It was cold, to say the least. I was zooming back from class when I spotted Palma Violets kicking back on the steps of Sproul Hall facing a crowd of eager fans. At that moment, I knew 50 degree weather would hardly hold me back from the Brit-rock sensation. I’d soon find an escape into the loving crowd and high voltage rock.
Before Palma Violets, Skaters opened up the show. By their name alone, I expected head-banging noise punk, a cliché that follows a history of bad rock openers. How very wrong I was.
Based in New York, Skaters epitomized the classic post-punk, garage rock revival outfit so characteristic of the modern NY music scene. The first 15 seconds of the set did worry me. They were sad musical statues, a band bored to tears. But once the chorus set in, the band and the crowd awoke and the music took off.
After a couple of relentless crowd pleasers, Skaters unleashed an amazing ‘dance’ tune called “I Wanna Dance (But I Don’t Know How)” It brought everybody to the stage. The lead singer tossed the mic stand in a very Strokes-ish manner while the drummer simultaneously stood and danced and tapped away at the snare like it was second nature.
Being an avid wheelchair user, I warily backed away from the swarming mosh pit. Sadly, thrashing audience members and wheels don’t mix. Nonetheless, malady turned to fortune as I found myself conveniently parallel parked next to the members of Palma Violets as they cheered on their awesome openers. I was hoping for an interview that night. In a way, this article is the self-centered manifesto of a nervous young journalist and her encounter with rock and roll.
Fast forward a few songs, Skaters had finished up favorably to allow Palma Violets to hit the stage. I took the intermission as an opportunity to grab some munchies and prepare myself for a surreal performance. When I returned, the band had launched into a clever Beach Boys cover to sound check before wowing the audiences with original masterpieces.
The atmosphere screamed of mania and euphoria. Although my hands had frozen to the point that I could no longer record the set list, my heart had warmed at the fond recollection of the familiar songs I had grown to love the night before, such as “Best Friends,” “Step Up For the Cool Cats,” and “14.” It was as if I’d heard them years before and known them forever.
As I melded into my new favorite band, I noticed the mosh pit transform into a wave of crowd surfers, girls being hoisted into the air and carried by love. One particularly enthusiastic bloke ran through the audience, urging people to always live life close to the stage, before jumping up on stage and joining bassist Chilli Jesson in a singing/screaming powwow. He later introduced himself as Harry Violet, the band’s merchandise man, mascot, and unofficial fifth member. The duo chased an unstable mic stand as it whipped around the stage (previously tarnished by the Skaters)—a comedic sight that only added to the intensity of their performance.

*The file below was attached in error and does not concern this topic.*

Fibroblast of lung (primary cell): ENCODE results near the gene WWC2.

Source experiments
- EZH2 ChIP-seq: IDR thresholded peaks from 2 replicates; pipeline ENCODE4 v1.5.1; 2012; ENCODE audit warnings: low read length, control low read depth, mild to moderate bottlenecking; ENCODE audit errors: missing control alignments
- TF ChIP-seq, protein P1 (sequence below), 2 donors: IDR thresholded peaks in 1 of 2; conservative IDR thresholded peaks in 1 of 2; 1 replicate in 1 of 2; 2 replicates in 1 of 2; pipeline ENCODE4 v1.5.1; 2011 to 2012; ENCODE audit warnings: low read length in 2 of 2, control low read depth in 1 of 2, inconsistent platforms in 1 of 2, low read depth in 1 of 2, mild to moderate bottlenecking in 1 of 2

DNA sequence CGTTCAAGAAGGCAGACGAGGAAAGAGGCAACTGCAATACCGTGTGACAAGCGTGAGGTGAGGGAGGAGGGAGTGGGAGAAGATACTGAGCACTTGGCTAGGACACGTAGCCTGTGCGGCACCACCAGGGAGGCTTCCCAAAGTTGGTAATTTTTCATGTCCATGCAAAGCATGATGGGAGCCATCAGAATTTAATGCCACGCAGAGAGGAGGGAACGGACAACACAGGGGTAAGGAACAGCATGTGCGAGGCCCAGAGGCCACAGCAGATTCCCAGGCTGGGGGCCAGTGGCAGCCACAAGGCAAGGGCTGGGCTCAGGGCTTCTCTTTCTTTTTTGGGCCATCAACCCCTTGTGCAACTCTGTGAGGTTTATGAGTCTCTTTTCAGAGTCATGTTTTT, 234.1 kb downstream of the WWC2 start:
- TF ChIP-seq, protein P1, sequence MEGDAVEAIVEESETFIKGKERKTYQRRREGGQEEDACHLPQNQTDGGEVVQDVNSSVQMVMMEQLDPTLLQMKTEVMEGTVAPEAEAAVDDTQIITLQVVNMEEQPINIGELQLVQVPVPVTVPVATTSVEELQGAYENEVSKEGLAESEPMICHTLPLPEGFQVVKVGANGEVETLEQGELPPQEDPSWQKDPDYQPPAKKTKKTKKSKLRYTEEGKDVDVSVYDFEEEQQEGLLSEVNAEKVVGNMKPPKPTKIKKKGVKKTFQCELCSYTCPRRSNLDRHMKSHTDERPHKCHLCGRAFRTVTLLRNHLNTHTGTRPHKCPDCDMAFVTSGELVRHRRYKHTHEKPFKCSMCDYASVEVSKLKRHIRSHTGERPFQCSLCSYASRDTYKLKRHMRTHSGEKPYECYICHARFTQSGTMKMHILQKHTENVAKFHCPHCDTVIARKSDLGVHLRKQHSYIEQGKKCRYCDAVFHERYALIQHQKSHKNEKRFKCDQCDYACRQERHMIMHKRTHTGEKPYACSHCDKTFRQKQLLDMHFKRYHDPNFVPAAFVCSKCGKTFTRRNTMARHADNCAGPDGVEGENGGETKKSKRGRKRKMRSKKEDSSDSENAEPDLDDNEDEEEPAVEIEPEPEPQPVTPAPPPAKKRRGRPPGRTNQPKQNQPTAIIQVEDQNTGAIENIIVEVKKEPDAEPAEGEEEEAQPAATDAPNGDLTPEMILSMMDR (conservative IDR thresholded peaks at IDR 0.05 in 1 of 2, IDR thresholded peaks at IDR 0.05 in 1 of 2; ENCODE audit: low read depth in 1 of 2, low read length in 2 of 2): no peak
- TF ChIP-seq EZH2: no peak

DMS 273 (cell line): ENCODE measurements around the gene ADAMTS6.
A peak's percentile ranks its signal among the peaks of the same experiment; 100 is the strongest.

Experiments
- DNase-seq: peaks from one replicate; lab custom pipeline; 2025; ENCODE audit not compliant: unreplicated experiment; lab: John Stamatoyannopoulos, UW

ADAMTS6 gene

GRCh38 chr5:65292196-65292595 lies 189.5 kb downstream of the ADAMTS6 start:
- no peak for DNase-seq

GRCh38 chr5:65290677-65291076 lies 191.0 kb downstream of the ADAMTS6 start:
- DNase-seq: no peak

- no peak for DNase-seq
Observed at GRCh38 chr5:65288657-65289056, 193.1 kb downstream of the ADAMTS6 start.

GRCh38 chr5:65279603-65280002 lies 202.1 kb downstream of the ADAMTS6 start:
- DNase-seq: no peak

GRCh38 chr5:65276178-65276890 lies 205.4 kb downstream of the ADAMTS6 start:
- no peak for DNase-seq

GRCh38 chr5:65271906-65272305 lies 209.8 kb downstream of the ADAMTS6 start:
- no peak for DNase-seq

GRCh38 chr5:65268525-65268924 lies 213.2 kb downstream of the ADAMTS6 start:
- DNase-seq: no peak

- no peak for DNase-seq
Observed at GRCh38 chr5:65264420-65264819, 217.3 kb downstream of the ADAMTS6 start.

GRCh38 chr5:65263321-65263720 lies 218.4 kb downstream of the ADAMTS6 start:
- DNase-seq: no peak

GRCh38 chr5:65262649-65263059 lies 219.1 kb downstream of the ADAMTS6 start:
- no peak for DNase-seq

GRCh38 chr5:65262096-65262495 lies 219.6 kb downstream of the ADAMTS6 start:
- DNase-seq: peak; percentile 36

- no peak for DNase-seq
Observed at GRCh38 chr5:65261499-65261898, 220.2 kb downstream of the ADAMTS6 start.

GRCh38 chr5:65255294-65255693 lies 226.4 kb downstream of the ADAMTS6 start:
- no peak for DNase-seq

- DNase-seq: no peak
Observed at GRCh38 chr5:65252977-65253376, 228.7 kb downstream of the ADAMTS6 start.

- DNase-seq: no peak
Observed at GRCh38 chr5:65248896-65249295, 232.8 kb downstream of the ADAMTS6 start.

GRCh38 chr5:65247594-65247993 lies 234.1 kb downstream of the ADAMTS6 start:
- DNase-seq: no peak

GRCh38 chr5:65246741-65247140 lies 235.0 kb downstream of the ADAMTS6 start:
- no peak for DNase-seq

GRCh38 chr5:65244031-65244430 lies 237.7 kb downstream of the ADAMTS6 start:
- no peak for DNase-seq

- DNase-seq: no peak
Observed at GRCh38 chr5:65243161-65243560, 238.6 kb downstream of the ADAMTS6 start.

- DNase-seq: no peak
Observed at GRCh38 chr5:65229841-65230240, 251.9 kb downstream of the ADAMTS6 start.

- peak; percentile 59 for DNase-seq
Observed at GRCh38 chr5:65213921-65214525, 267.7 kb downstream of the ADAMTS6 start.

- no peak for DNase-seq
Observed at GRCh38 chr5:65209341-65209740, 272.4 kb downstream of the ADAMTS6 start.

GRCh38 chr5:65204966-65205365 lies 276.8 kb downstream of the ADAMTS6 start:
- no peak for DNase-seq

Sadly, as the show ended, I was once again reminded of the piercing cold so typical of a Bay Area winter. Nevertheless, I hadn’t endured it for nothing. After about 15 minutes of excited fan mingling and post-show ecstasy, I sat down with drummer Will Doyle and Harry Violet.
Under ideal conditions, I would give you a complete and wholesome interview with one of the biggest indie rock bands coming out of London. Instead, I give you sincerity. My hands were much too frozen to press the record button so I sat and took it all in.
I learned that the title of their debut album, 180, pays homage to the recording studio where its exhilarating tunes were mastered. When asked about their influences, they cited The Clash, Nick Cave and the Bad Seeds, and Kings of Leon.
Amidst the DJ music and the casual chatter, I managed to glean a curious insight into the European touring experience: “It’s different in the sense that, when touring Europe, crowds at first can be very standoffish and judgmental but if they like you, they really will go for it. Over here—“
Suddenly, the DJ decided to interrupt us by cranking “Signed, Sealed, Delivered” to the ultimate decibel. Being too cold to actually move to a quieter spot, I froze in the literal and figurative sense. Could my first interview get any worse? Was I that disabled? Dare I ask one of the coolest bands I’ve had the honor to witness in the past year for help?
I sure did, reluctantly and embarrassingly. Yet I must say, one of the coolest bands reacted in the coolest way and graciously offered assistance like it was the biggest non-issue of the night. After Will pressed a few buttons and turned a few knobs on my wheelchair, he punched the big red record button and we were back in action as if nothing had happened.
They described San Francisco as “a beautiful city, one of [their] favorites in America. It’s completely different with loads of character.”
Of course, as if fate were trying to tell me something, my recorder gave up the ghost after a mere four minutes. A full interview was not in the cards for the night. However, the cards did include an analysis of American food, a hilarious conversation surrounding Alexander the Great, and an engaging chat with guitarist Sam Fryer about his favorite TV show, Game of Thrones.
Before long, my limbs were popsicles, my wheelchair was acting wonky, and I had just finished my first and worst interview. But somehow, I drove off with a warm heart and a fond memory that will stay with me for a long time.
Article By Jade Theriault
Photos By Atreyue Ryken & Auliya Giddings